I hope this is the right place to ask and you guys can help me. I obtain a strange noise, most likely originating from my amplifier. I tried to record it with my phone, so the quality is not really good. Have a listen here.

I am using a Technics SU7700K. The noise is strongest when listening over the phono mode but still notable in tuner/aux mode. You have to put to volume near maximum though. I tried to unplug everything (!) and the noise or signal is still there. I tried to use different power sockets and first I thought is was gone...but then it was back again. I unplugged the speakers and checked over headphones. Still there. I even tried to remove potentially disturbing signals like WiFi or mobile phones. Still there. So...I guess I can safely say the problem is within the amplifier. But I still have no idea what the problem might be. Hope you guys can help. Maybe someone had a similar problem!?

PS: Sorry for my english, it's my second language. If anything is confusing please ask and I try to clarify. Also, thank you very much for your help in advance.

2 Answers 2


Sounds like induction whine to me, certainly not a ground loop, which is always at either 50 or 60Hz, depending on what country you're in.
50Hz can be seen on a guitar tuner as roughly G#, never tested what 60Hz looks like.

Induction whine is generated by some external device, TV, fridge, lighting, even something like a phone or wifi, though phones tend to have a distinctive 'hunting' noise rather than a continuous tone.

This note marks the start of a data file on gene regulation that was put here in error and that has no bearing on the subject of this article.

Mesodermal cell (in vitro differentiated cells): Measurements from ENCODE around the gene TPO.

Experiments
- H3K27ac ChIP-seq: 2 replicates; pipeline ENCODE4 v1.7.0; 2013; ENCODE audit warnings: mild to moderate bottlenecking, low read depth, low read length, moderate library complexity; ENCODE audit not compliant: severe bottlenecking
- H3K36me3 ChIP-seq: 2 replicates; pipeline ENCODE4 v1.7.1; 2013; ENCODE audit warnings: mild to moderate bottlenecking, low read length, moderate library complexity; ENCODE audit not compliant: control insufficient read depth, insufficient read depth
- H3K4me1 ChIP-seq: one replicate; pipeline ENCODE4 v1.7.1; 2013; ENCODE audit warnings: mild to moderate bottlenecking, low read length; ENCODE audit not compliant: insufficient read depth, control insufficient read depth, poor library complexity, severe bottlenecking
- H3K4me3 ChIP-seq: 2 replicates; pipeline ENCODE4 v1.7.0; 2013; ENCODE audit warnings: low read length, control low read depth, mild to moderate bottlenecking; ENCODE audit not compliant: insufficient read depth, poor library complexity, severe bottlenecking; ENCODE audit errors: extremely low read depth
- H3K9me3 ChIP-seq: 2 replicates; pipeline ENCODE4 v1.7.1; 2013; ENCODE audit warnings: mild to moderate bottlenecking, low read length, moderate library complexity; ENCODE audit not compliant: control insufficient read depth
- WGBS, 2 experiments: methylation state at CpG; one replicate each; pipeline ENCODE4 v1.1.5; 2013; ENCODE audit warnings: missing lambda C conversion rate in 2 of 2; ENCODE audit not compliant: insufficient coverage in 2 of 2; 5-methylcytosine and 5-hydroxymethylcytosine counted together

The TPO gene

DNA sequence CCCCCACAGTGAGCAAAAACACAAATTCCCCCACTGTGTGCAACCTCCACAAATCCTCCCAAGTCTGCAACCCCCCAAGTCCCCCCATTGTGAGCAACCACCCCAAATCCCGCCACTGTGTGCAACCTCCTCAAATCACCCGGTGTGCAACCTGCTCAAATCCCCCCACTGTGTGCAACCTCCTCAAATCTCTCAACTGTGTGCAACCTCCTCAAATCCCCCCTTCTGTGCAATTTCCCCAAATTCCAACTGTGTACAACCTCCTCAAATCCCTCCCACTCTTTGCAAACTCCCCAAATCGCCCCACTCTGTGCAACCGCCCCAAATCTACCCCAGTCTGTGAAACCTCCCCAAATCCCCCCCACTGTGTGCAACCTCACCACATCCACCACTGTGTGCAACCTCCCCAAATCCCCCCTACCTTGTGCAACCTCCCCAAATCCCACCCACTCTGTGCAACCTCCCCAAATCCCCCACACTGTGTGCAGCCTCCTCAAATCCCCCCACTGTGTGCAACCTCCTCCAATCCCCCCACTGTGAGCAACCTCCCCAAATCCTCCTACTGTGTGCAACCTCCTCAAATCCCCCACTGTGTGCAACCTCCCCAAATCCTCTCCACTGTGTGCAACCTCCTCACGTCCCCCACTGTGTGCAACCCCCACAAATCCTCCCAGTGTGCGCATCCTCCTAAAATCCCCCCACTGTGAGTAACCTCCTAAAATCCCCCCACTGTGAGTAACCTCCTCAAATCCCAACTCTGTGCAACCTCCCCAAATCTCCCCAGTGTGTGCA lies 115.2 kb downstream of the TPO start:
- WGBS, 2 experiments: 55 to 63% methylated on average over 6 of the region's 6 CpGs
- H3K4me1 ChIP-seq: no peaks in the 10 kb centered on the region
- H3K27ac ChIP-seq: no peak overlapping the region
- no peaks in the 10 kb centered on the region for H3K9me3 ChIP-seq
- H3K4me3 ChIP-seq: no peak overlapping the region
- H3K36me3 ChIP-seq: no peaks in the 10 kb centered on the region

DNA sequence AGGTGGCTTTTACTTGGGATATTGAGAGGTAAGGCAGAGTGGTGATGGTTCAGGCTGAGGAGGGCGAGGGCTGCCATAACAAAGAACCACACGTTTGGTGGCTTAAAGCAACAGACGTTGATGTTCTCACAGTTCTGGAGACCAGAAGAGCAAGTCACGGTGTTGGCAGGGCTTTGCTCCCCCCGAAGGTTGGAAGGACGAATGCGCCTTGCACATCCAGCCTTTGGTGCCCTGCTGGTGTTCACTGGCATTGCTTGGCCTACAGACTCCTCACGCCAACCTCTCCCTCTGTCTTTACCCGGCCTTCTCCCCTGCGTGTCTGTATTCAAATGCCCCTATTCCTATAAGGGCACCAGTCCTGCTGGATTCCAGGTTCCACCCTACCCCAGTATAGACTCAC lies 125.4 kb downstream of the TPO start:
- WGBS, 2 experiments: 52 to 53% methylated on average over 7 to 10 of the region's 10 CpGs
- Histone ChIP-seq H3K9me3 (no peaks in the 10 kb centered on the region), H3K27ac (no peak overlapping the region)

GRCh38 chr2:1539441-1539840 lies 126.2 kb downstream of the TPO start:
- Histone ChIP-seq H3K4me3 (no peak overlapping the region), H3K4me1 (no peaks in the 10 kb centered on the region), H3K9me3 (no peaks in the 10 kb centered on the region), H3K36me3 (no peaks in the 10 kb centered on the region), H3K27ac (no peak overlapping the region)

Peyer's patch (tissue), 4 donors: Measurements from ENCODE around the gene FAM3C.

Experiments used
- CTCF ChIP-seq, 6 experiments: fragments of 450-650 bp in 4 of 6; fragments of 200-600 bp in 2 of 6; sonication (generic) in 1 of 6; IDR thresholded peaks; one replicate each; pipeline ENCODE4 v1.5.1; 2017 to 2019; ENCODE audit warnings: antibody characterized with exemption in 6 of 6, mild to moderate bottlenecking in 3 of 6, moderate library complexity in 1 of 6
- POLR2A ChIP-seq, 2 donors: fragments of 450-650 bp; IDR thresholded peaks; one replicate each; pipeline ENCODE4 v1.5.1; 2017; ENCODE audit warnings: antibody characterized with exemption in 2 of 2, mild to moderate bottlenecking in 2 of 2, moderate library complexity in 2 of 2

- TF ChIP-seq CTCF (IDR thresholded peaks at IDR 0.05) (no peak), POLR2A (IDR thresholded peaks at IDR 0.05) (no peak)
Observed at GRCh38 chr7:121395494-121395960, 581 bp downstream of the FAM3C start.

Your only real test is to switch off absolutely everything else in a 20m radius & also disconnect all audio peripherals except speakers or headphones, make sure the noise is gone - otherwise it could be self-generated, which would mean you're out of luck - then power up one at a time til you find the culprit.

  • 1
    Well, this sounds like a good idea. And actually I already tried this, but probably not to a satisfying degree. Couldn't find the source so far. But what I discovered yesterday, my guitar amp has the same noise, which kind of confirms that theory of yours.
    – mijc
    Jan 5, 2016 at 10:23
  • 1
    even change the position of the amplifier ( ie rotating it 90 degree ) can change if it is n induction problem Jan 5, 2016 at 11:07

That sounds like ground noise to me https://en.wikipedia.org/wiki/Ground_noise

One way you can check if it's a ground issue is try putting your hand on the amplifier while you listen to the noise. If the sound stops or changes in any way when placing your hand on it, it's most likely a ground issue.

  • Unfortunately, I don't hear any difference in the signal when I am touching the amp.
    – mijc
    Jan 4, 2016 at 19:07

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